THINGS TO CONSIDER WHEN SETTING UP A LIMITED COMPANY
According to the official statistics published 30th April 2020 between January – March 2020 169,822 new incorporation's registered with companies house. The figures show prior to the coronavirus lockdown many people had the desire to run their own business and many others probably took the time to research into how to set up their own business during this period.
On the home page of www.thecbsltd.com under the heading “Still deciding about outsourcing your bookkeeping services (accounts)” are some more statistics regarding new companies and the issues they face.
If you are deciding on your future correctly then although you may know what the business will do i.e. professional service, manufacturer etc you still need to prove that the concept will be viable and how to go about setting up a company.
In a previous blog I set out the 11 steps to setting up as a sole trader (Self-employed) the other option is setting up a limited company. Hopefully either of these articles will be of interest to you in achieving your dream of setting up your own business. In a future blog I will describe the for and against reasons for choosing to set up a company either as a sole trader or a limited company.
If you are looking for your business to be a limited company then your initial choice is do you need it to be limited by shares or limited by guarantee, or put another one that makes a profit or a business that is not for profit.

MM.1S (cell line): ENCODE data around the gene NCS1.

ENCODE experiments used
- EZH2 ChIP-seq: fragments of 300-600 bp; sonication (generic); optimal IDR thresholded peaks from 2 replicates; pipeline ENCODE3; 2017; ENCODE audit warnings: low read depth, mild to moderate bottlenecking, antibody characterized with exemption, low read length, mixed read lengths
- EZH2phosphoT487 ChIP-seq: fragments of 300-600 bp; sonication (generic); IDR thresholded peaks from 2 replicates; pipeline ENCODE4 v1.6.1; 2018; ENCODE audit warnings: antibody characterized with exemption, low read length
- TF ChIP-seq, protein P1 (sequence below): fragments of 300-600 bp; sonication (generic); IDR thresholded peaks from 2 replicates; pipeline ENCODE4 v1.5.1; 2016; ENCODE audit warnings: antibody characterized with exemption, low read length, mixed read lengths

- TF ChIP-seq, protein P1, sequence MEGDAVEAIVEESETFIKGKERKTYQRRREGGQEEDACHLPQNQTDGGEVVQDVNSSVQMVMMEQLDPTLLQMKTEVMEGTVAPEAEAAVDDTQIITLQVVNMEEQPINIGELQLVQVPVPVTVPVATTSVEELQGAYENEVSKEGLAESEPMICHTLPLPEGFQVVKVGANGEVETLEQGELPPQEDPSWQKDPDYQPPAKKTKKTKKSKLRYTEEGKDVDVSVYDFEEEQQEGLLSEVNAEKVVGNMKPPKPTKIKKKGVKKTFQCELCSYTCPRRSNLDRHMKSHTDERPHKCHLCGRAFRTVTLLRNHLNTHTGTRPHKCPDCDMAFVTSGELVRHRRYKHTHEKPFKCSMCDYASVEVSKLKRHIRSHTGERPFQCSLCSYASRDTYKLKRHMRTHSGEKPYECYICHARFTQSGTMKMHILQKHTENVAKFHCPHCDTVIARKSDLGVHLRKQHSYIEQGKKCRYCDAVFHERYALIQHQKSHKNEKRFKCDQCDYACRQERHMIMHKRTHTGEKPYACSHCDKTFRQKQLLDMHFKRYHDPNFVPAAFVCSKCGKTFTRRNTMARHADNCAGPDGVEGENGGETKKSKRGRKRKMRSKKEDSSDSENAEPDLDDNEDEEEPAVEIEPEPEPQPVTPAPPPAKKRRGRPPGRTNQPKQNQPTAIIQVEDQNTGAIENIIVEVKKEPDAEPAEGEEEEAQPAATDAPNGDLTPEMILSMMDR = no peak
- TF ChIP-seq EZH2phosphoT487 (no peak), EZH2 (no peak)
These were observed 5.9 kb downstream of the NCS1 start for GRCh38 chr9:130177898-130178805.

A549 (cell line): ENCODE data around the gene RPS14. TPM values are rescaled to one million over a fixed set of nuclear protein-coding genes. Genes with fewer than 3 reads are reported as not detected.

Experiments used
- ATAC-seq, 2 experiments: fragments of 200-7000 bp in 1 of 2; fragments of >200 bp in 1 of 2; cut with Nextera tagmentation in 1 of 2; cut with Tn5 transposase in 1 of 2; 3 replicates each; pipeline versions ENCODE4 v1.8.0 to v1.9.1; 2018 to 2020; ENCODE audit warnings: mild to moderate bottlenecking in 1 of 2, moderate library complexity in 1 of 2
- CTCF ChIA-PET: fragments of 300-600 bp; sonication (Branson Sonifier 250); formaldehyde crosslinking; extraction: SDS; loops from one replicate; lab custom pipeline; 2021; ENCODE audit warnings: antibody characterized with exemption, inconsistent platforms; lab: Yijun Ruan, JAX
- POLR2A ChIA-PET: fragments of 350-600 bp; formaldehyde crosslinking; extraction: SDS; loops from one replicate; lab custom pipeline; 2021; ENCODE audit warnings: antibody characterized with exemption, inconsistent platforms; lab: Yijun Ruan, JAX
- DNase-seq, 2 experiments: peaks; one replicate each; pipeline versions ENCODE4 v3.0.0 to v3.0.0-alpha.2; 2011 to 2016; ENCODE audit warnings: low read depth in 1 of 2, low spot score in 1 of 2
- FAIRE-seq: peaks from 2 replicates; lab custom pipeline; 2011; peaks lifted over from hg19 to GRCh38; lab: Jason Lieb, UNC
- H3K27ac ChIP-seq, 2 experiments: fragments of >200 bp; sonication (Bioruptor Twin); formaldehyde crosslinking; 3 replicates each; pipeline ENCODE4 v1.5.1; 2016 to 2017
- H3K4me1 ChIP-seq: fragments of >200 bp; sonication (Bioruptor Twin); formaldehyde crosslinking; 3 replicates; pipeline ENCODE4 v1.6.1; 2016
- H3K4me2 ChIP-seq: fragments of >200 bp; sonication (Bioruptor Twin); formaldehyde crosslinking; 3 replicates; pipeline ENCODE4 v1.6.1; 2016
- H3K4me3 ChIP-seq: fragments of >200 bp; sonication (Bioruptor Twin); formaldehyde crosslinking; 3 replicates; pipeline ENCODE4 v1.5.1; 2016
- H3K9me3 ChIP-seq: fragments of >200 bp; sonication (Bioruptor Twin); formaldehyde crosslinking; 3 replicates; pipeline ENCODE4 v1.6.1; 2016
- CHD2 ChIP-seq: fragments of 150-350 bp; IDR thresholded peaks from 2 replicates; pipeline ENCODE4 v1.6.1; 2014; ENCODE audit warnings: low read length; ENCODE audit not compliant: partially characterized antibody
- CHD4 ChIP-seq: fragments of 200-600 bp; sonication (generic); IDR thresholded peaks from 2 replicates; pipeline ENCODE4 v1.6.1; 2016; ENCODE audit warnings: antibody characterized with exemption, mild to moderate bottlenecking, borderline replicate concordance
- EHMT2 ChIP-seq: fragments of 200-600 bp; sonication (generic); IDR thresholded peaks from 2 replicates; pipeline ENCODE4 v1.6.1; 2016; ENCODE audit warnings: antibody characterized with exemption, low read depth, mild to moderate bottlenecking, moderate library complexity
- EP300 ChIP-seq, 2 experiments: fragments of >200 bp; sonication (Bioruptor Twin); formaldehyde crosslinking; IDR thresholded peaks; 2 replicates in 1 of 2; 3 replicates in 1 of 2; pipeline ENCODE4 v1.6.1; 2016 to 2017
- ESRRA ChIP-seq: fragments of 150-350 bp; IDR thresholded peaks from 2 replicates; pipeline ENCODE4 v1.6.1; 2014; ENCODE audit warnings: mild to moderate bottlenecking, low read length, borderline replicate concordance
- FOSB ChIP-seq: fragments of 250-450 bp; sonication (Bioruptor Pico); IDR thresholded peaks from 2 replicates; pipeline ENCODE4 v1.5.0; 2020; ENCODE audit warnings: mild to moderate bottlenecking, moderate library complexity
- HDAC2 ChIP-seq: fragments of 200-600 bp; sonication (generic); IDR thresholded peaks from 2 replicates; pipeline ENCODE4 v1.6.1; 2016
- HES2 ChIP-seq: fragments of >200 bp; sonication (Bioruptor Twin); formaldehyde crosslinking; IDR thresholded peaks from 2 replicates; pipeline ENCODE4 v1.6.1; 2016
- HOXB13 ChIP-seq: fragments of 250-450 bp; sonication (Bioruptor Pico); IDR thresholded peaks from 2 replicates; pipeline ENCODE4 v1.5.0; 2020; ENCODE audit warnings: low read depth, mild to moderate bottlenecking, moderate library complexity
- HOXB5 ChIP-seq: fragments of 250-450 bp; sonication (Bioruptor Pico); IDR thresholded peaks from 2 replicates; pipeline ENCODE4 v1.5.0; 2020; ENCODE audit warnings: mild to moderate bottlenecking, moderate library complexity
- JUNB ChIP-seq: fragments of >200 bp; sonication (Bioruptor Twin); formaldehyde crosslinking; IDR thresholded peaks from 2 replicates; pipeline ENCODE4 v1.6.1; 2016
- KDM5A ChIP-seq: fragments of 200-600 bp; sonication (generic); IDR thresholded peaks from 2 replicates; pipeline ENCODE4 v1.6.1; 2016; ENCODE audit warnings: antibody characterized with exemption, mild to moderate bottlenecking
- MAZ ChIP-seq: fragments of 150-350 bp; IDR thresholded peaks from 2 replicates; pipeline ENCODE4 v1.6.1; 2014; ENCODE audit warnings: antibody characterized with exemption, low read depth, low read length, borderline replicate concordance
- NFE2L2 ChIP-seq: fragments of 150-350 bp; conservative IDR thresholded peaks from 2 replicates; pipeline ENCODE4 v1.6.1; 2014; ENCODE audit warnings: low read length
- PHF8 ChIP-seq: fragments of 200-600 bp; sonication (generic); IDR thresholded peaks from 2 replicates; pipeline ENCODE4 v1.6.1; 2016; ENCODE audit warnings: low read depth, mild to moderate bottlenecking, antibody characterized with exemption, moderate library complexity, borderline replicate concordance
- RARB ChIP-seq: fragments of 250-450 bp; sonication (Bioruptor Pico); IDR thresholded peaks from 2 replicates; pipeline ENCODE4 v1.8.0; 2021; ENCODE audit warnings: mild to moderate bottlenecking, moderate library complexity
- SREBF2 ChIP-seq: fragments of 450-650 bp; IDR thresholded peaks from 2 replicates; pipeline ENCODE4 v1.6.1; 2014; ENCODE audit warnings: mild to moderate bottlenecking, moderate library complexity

So, both are:
Legally separate from those that run it
Bank accounts / finances are business entities not personal
For a Company Limited by Shares
It has shareholder(s) and shares
After paying the necessary tax(es) it can keep any profits
For a Company Limited by Guarantee
It has guarantors and a ‘guaranteed amount’
Any profits made are invested back into the company
Items to do before trading
Create a Business Plan
This topic was covered in 11 Steps to setting up as a sole trader (Self-employed) Post 2 of 10
Create Name of Your Limited Company
Unlike a sole trader for a limited company you must register a company name within a certain criterion. Unlike a sole trader business the same name could be used by more than one business across the country, with a limited company it has to be unique and not be too similar to another company’s name or trade mark and it must end with ‘Limited’ or ‘Ltd’.
‘Same as’ names
Is where the only difference to an already used name is: